Northrop Grumman drops bid for of Air Force air tanker

After 3 rounds of competitive submissions and attempts to win the U.S. Air Force air refueling contract, Northrop Grumman has dropped out of the final phase of bidding
Written by Doug Hanchard, Contributor

KC-135 refueling B-52

KC-135 refueling B-52

After three rounds of competitive submissions and attempts to win the U.S. Air Force air tanker contract, Northrop Grumman has dropped out of the final phase of bidding. In a press release issued yesterday, CEO Wes Bush identified reasons why;

"After a comprehensive analysis of the final RFP, Northrop Grumman has determined that it will not submit a bid to the Department of Defense for the KC-X program. We reached this conclusion based on the structure of the source selection methodology defined in the RFP, which clearly favors Boeing's smaller refueling tanker and does not provide adequate value recognition of the added capability of a larger tanker, precluding us from any competitive opportunity."

Northrop had teamed with EADS / Airbus of Europe, proposing a military version of the Airbus A-330 commercial airliner. Airbus has had significant challenges of their own in delivering aircraft on-time and on budget. NATO nations including Germany, U.K. Spain, Italy and France have been waiting two years for the new cargo - transport aircraft, the A-400M. South Africa's air force canceled its order for nine last year. The A-400M is an all new design using the latest turboprop technology and materials.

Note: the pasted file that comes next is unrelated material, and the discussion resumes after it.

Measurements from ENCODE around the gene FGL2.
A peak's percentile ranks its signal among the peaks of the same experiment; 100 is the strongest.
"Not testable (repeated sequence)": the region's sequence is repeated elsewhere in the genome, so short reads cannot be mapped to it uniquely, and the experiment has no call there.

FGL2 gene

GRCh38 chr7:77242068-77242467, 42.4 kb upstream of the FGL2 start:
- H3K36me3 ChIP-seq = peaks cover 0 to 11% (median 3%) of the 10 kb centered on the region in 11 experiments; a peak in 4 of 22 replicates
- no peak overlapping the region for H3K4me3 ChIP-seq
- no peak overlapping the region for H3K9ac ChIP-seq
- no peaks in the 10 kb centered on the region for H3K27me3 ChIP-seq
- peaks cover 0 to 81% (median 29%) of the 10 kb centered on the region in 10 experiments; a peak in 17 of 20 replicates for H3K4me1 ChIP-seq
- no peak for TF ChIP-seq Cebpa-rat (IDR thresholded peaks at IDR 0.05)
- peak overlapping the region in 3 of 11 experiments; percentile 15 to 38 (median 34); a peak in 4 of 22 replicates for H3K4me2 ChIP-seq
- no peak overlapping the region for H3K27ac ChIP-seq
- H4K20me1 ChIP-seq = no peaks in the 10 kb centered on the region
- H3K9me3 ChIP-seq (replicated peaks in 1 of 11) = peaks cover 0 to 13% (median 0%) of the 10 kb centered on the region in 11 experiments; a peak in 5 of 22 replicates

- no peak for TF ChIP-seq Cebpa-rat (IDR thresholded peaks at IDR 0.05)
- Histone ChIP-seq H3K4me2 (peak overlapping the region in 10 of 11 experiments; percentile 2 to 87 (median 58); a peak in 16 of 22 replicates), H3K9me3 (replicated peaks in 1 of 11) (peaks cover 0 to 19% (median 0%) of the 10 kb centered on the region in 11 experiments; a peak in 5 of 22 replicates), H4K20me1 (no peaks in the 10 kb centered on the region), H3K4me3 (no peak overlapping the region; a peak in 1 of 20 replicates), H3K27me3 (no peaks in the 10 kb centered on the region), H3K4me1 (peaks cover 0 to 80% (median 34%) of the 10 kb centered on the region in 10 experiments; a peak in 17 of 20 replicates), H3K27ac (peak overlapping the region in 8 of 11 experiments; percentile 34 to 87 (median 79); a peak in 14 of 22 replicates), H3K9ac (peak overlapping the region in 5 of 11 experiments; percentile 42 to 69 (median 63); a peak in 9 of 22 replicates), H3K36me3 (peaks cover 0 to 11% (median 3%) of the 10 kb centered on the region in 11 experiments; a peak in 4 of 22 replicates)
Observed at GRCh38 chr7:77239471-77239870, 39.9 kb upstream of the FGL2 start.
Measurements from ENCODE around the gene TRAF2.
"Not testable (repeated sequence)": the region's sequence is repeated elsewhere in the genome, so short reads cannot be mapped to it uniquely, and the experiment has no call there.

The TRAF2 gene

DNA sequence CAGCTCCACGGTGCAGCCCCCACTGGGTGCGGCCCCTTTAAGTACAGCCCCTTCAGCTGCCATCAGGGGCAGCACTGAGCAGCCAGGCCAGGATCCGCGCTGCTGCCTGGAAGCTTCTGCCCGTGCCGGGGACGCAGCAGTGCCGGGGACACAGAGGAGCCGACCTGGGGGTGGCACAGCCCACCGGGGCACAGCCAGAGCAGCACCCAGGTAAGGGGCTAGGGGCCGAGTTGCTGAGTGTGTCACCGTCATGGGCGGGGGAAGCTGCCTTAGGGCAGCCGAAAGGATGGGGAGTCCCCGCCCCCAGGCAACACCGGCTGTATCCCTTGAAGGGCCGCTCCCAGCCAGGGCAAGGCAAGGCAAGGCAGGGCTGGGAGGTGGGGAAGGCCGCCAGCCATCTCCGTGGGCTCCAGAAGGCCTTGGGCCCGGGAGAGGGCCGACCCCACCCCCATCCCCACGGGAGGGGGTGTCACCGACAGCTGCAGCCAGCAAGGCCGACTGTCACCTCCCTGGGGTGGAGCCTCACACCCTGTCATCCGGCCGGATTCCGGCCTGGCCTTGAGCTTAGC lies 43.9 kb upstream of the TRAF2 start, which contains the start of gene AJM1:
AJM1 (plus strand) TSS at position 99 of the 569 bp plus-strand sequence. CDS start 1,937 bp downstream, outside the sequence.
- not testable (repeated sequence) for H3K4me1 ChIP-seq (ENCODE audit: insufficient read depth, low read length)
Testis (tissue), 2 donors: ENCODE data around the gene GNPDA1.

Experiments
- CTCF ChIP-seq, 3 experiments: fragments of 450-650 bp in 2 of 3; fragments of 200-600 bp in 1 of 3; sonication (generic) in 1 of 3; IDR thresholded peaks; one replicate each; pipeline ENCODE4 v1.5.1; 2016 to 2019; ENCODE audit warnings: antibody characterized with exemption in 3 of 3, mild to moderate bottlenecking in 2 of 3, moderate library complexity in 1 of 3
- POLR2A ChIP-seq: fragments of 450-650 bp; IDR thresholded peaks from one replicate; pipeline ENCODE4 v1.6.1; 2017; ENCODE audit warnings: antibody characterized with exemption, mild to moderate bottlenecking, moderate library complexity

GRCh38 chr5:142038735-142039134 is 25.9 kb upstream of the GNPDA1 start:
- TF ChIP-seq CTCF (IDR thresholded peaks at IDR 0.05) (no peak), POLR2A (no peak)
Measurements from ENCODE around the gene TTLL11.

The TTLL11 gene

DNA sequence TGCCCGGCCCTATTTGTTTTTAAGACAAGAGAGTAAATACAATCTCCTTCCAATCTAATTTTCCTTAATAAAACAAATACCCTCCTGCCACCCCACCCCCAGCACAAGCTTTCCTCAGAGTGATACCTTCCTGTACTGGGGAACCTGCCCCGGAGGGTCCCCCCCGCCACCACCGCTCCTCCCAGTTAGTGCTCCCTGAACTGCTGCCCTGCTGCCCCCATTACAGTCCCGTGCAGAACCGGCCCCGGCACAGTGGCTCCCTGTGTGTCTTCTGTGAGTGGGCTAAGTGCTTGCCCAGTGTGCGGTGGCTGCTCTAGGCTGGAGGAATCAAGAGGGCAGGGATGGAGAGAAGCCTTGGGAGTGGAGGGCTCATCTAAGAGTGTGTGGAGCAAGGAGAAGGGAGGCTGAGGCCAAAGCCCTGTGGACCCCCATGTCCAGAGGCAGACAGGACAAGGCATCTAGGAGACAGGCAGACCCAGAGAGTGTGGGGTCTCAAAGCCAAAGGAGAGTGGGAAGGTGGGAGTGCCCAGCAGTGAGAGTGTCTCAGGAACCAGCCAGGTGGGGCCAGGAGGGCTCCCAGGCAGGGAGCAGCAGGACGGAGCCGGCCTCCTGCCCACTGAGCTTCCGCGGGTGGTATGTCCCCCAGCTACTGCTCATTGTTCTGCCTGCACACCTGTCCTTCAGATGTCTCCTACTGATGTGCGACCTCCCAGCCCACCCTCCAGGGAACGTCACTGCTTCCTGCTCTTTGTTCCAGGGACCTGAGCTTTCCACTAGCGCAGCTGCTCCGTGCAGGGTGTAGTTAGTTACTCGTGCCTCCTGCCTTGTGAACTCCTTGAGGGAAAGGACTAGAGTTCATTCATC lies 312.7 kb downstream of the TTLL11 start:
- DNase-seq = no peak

The delays and design problems highlighted with the Airbus A-380, while simultaneously trying to design a medium long range aircraft the A-350 to compete with Boeing's new B-787 Dreamliner, has probably further eroded Northrop Grumman's support of its partners in the bid. Airbus has been in executive management turmoil for several years.

Northrop may have come to its own conclusions that Airbus and EADS could not maintain costs and delivery of a military version of the A330 aircraft given the recent history. There is considerable concern by the Pentagon and GAO that Boeing can and likely will increase its price to build the aircraft.

Bush states;

"We recognize that our decision likely creates a sole-source outcome for Boeing. We call on the Department to keep in mind the economic conclusions of the prior round of bidding as it takes actions to protect the taxpayer when defining the sole-source procurement contract. In the previous round, the Air Force, through a rigorous assessment of our proposal, determined that it would pay a unit flyaway cost of approximately $184 million per tanker for the first 68 tankers, including the non-recurring development costs.  With the Department's decision to procure a much smaller, less capable design, the taxpayer should certainly expect the bill to be much less."

Tarnished image across the pond

Boeing is also using a commercial version of an existing design rather than starting all new. Boeing's military reputation is also significantly tarnished with this tender. Starting in 2001/2 when the contract was up for tender, former Pentagon acquisition manager Darleen Druyun was hired by Boeing after the initial contract to lease B-767's (KC-767A) was approved. She was eventually convicted of conflict of interest and sentenced to 9 months in prison. Not alone in the scandal, CEO of Boeing Phil Condit resigned and soon thereafter the lease contract between the Air Force and Boeing was cancelled by Congress.

The air tanker replacement program is the most tainted and scandal ridden procurement program in U.S. Air Force history. The procurement process to replace aging B-707 based KC-135's has been ongoing since 2001. Ironically B-767 commercial version is no longer in production.

The European Commission may investigate. In a statement released yesterday it said;

"It is highly regrettable that a major potential supplier would feel unable to bid for a contract of this type. Open procurement markets guarantee better competition and better value for money for the taxpayer", stated Commissioner Karel De Gucht.

The contract likely will wind up on autopilot and land at Boeing.

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